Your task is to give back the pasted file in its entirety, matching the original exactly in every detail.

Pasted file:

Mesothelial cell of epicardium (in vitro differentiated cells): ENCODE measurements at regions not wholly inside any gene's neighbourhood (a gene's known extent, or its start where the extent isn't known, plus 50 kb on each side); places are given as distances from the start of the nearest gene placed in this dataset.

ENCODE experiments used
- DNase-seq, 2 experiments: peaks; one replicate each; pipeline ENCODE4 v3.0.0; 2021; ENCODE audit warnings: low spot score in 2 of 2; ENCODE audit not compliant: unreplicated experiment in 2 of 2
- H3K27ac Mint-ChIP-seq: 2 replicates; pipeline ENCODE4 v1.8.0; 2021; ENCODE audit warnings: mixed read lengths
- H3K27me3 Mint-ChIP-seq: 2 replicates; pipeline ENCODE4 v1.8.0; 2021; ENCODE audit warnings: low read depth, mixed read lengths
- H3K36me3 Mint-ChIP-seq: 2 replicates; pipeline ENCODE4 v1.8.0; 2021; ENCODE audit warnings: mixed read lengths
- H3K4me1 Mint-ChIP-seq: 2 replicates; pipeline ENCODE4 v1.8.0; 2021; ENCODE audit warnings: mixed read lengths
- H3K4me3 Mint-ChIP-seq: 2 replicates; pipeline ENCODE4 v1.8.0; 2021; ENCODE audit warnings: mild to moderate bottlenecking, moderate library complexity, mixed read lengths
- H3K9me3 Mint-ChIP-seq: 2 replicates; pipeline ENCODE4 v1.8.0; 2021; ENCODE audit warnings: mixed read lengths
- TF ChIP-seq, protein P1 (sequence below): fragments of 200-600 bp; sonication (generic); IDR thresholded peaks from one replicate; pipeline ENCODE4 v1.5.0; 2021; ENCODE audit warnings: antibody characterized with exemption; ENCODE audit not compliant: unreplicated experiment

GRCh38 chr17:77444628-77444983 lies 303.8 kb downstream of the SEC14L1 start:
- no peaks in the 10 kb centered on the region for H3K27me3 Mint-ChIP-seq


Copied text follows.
Mesothelial cell of epicardium (in vitro differentiated cells): ENCODE measurements at regions not wholly inside any gene's neighbourhood (a gene's known extent, or its start where the extent isn't known, plus 50 kb on each side); places are given as distances from the start of the nearest gene placed in this dataset.

ENCODE experiments used
- DNase-seq, 2 experiments: peaks; one replicate each; pipeline ENCODE4 v3.0.0; 2021; ENCODE audit warnings: low spot score in 2 of 2; ENCODE audit not compliant: unreplicated experiment in 2 of 2
- H3K27ac Mint-ChIP-seq: 2 replicates; pipeline ENCODE4 v1.8.0; 2021; ENCODE audit warnings: mixed read lengths
- H3K27me3 Mint-ChIP-seq: 2 replicates; pipeline ENCODE4 v1.8.0; 2021; ENCODE audit warnings: low read depth, mixed read lengths
- H3K36me3 Mint-ChIP-seq: 2 replicates; pipeline ENCODE4 v1.8.0; 2021; ENCODE audit warnings: mixed read lengths
- H3K4me1 Mint-ChIP-seq: 2 replicates; pipeline ENCODE4 v1.8.0; 2021; ENCODE audit warnings: mixed read lengths
- H3K4me3 Mint-ChIP-seq: 2 replicates; pipeline ENCODE4 v1.8.0; 2021; ENCODE audit warnings: mild to moderate bottlenecking, moderate library complexity, mixed read lengths
- H3K9me3 Mint-ChIP-seq: 2 replicates; pipeline ENCODE4 v1.8.0; 2021; ENCODE audit warnings: mixed read lengths
- TF ChIP-seq, protein P1 (sequence below): fragments of 200-600 bp; sonication (generic); IDR thresholded peaks from one replicate; pipeline ENCODE4 v1.5.0; 2021; ENCODE audit warnings: antibody characterized with exemption; ENCODE audit not compliant: unreplicated experiment

GRCh38 chr17:77444628-77444983 lies 303.8 kb downstream of the SEC14L1 start:
- no peaks in the 10 kb centered on the region for H3K27me3 Mint-ChIP-seq